While there might be a temporary spike as these judges say (no evidence!), all studies show that what they say is not true. Suspecting that this handful of judges “going the wrong way” might be elected, I checked. Judges in Texas are elected, and these idiot judges are saying this shit just to sound “tough on crime”!! Wanna bet? There are powerful forces everywhere hindering meaningful, wise, reforms!

So, unlike others opposing reforms – can you say private prison companies and prison guard union? – these judges are not doing this to save their jobs {they will be swamped with cases until ALL needed reforms are enacted!], they are doing it to keep their POWER.


Read also Wrongful Misdemeanor Convictions: Who’s Counting? ,  a related excellent article which also discusses exoneration and the horrors of our “plea bargain” [READ Rush to Sentence, which I wrote years ago] justice system.

Excerpt from that article:

To date, the National Registry of Exonerations, a project that seeks to track false convictions to prevent future errors, has tallied 85 misdemeanor exonerations in the last 29 years – about four percent of the total 2,145 exonerations since 1989, the rest of which are felonies. But this low count is not to say that misdemeanor false convictions are less common than felony false convictions. The exonerations are simply more unlikely.

The most typical misdemeanor exonerations, which take place an average of 1.7 years after conviction, are for drug possession – 58 out of the total 85 counted by the Registry. All but one of these exonerations took place in Harris County, Texas.

This is not due to some particular concentration of bogus drug busts in Harris County, according to Gross. Rather, Harris County is the only jurisdiction in the country with a crime lab that regularly tests substances thought to be illegal drugs after the suspects carrying them have already been charged and pled guilty. In most jurisdictions, drug arrests are based on cheap, error-prone field tests, and should the defendant plead guilty to the charge, no further testing occurs.

It is not difficult to imagine, then, that many people convicted of misdemeanor drug possession might in fact be innocent and never get the chance to clear their names.

Felony or misdemeanor, you can lose EVERYTHING “quick, fast, and in a hurry” once you are locked up! For those who are innocent, this is a genuine tragedy.




Excerpts from the Article:

Misdemeanor court judges in Houston, Texas, appealed to a Fifth Circuit panel on Tuesday to scrap judicially–imposed bail reform, which they claim has caused a spike in people failing to appear in court, the Courthouse News Service reports.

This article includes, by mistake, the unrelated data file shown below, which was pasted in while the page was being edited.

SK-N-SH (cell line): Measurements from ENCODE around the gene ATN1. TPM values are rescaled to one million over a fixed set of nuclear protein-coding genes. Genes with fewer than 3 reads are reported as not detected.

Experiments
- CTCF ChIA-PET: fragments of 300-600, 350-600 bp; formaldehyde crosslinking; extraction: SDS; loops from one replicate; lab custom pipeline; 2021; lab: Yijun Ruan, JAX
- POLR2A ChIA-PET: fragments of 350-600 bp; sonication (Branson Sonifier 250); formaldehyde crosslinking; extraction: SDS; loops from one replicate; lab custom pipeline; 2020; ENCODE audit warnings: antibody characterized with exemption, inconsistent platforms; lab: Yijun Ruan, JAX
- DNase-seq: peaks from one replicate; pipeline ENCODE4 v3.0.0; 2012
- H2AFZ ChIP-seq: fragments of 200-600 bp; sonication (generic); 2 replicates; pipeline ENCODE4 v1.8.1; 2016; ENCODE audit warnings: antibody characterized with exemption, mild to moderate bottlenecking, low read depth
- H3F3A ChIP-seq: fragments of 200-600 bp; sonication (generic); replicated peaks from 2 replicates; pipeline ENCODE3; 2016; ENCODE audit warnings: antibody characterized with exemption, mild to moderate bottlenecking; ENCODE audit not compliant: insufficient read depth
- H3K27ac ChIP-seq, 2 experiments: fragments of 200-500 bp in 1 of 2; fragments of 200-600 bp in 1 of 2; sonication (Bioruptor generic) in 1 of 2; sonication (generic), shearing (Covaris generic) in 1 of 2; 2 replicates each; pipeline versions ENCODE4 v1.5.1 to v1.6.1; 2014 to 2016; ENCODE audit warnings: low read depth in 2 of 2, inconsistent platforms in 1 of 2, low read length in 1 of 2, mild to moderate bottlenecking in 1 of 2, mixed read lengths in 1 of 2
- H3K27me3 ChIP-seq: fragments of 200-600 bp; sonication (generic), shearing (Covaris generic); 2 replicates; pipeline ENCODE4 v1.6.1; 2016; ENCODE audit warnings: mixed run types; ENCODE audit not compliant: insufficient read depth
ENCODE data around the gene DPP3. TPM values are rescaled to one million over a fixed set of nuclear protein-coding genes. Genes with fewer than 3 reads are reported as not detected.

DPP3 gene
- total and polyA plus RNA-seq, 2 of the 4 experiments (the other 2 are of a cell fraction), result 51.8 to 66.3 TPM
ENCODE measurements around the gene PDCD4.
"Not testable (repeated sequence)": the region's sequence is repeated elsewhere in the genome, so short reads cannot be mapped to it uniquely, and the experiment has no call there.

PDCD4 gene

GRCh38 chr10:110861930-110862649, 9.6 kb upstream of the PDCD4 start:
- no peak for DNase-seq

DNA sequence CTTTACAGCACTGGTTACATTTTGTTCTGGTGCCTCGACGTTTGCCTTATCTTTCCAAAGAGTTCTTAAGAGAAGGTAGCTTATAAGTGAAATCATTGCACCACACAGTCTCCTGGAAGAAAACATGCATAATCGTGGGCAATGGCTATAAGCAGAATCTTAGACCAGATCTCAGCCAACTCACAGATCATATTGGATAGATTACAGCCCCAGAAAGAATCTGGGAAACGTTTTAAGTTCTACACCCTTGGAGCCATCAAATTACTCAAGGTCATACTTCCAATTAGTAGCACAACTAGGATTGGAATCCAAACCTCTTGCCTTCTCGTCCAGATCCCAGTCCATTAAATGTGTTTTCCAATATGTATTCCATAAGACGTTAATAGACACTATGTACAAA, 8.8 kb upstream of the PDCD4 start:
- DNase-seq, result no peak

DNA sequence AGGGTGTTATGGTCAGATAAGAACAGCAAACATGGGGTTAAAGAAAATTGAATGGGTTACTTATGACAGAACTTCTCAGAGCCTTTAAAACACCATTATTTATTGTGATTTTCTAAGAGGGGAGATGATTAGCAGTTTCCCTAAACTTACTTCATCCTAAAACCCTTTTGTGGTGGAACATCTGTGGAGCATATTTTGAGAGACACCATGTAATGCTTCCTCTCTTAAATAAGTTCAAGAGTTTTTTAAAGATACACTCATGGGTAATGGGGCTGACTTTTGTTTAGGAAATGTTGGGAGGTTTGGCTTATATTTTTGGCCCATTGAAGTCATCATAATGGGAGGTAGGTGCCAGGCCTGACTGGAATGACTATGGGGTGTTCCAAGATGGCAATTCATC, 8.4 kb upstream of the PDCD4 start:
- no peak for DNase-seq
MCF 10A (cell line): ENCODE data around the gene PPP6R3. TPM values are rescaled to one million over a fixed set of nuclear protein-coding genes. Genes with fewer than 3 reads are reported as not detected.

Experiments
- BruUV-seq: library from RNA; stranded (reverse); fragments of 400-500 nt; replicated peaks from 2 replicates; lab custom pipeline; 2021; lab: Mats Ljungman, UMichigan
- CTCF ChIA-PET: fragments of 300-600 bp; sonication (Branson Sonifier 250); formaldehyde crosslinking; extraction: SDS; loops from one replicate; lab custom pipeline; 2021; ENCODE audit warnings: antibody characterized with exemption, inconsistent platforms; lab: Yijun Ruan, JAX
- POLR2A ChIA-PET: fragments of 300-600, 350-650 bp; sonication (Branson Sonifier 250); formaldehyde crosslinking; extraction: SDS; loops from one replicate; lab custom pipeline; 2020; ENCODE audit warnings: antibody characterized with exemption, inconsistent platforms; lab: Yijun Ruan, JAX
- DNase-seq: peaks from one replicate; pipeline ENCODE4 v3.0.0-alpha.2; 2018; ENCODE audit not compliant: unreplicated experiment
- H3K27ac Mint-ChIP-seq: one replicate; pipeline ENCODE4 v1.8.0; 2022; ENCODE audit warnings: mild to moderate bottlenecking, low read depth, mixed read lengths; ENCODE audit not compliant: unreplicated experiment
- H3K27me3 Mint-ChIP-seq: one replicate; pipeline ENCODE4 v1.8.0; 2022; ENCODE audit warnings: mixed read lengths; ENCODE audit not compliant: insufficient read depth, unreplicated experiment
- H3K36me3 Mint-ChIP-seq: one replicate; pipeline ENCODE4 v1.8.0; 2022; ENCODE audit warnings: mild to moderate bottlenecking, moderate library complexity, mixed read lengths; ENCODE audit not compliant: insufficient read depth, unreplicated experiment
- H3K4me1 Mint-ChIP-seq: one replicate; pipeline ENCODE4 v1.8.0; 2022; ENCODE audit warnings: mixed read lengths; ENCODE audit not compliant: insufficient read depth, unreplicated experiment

In a motion to stay, fourteen Harris County criminal court judges allege that U.S. District Judge Lee Rosenthal compromised public safety when she ordered the county to release poor misdemeanor defendants from jail. Since Judge Rosenthal’s preliminary injunction took effect in June 2017, the county’s failure-to-appear rates have “skyrocketed,” the judges say.

Harris County is Texas’s most populous county, with more than 4.5 million residents. It is also home to the third largest county jail in the country.

In the spring of 2017, Rosenthal found that Harris County’s bail system violated the due process and equal protection rights of indigent defendants by favoring those who can afford to pay to get out of jail. She issued an injunction that she then narrowed in July after a Fifth Circuit panel ruled that even though the Harris County bail system is unconstitutional, her order amounted to an impermissible automatic right to pretrial release for misdemeanor defendants.

Bail reform has been gaining traction nationwide in recent years. Varying degrees of reform have been implemented in New Jersey, Alaska, Maryland, and New Orleans, and since January 2016, federal class action lawsuits have been filed in Dallas, Galveston, and Lafayette, Louisiana, challenging county bail systems. But the case in Houston demonstrates that strong opposition remains to the elimination of cash bail.

Alec Karakatsanis, the founder of the Washington, D.C. nonprofit firm Civil Rights Corps and the lead attorney challenging the bail system in Harris County, rejected claims that Rosenthal’s initial injunction endangered public safety. He said that the county has provided no evidence that people released on cash bond are more likely to show up for court than those released pretrial on unsecured personal bonds. In fact, he said, pretrial detention increases failure-to-appear rates and the likelihood a defendant will commit crimes in the future.

The judges in the case did not say when they would rule on the emergency motion to stay.


Houston Judges Move to Halt Bail Reform